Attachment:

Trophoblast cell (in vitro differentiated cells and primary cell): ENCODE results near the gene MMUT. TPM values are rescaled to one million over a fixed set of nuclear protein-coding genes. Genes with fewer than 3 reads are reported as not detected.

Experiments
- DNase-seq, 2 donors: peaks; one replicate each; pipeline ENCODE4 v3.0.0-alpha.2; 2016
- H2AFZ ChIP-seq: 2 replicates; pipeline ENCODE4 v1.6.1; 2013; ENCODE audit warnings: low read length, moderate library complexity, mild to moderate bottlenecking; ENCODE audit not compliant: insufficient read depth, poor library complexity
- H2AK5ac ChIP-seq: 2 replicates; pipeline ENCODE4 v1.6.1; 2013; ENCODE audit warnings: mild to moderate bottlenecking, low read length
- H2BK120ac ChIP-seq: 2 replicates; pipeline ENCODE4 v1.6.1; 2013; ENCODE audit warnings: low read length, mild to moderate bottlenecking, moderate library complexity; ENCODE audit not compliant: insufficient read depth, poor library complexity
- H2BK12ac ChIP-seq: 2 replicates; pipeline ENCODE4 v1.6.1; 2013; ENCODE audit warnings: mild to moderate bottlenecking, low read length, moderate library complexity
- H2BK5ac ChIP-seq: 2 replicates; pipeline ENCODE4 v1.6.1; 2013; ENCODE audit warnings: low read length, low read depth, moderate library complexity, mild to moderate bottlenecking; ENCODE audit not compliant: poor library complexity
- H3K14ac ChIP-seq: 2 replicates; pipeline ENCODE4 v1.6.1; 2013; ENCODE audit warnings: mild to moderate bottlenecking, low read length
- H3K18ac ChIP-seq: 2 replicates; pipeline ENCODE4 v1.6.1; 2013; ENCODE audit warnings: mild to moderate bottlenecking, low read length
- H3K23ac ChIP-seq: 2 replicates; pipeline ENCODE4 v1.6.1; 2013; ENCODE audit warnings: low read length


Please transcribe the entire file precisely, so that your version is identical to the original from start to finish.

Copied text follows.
Trophoblast cell (in vitro differentiated cells and primary cell): ENCODE results near the gene MMUT. TPM values are rescaled to one million over a fixed set of nuclear protein-coding genes. Genes with fewer than 3 reads are reported as not detected.

Experiments
- DNase-seq, 2 donors: peaks; one replicate each; pipeline ENCODE4 v3.0.0-alpha.2; 2016
- H2AFZ ChIP-seq: 2 replicates; pipeline ENCODE4 v1.6.1; 2013; ENCODE audit warnings: low read length, moderate library complexity, mild to moderate bottlenecking; ENCODE audit not compliant: insufficient read depth, poor library complexity
- H2AK5ac ChIP-seq: 2 replicates; pipeline ENCODE4 v1.6.1; 2013; ENCODE audit warnings: mild to moderate bottlenecking, low read length
- H2BK120ac ChIP-seq: 2 replicates; pipeline ENCODE4 v1.6.1; 2013; ENCODE audit warnings: low read length, mild to moderate bottlenecking, moderate library complexity; ENCODE audit not compliant: insufficient read depth, poor library complexity
- H2BK12ac ChIP-seq: 2 replicates; pipeline ENCODE4 v1.6.1; 2013; ENCODE audit warnings: mild to moderate bottlenecking, low read length, moderate library complexity
- H2BK5ac ChIP-seq: 2 replicates; pipeline ENCODE4 v1.6.1; 2013; ENCODE audit warnings: low read length, low read depth, moderate library complexity, mild to moderate bottlenecking; ENCODE audit not compliant: poor library complexity
- H3K14ac ChIP-seq: 2 replicates; pipeline ENCODE4 v1.6.1; 2013; ENCODE audit warnings: mild to moderate bottlenecking, low read length
- H3K18ac ChIP-seq: 2 replicates; pipeline ENCODE4 v1.6.1; 2013; ENCODE audit warnings: mild to moderate bottlenecking, low read length
- H3K23ac ChIP-seq: 2 replicates; pipeline ENCODE4 v1.6.1; 2013; ENCODE audit warnings: low read length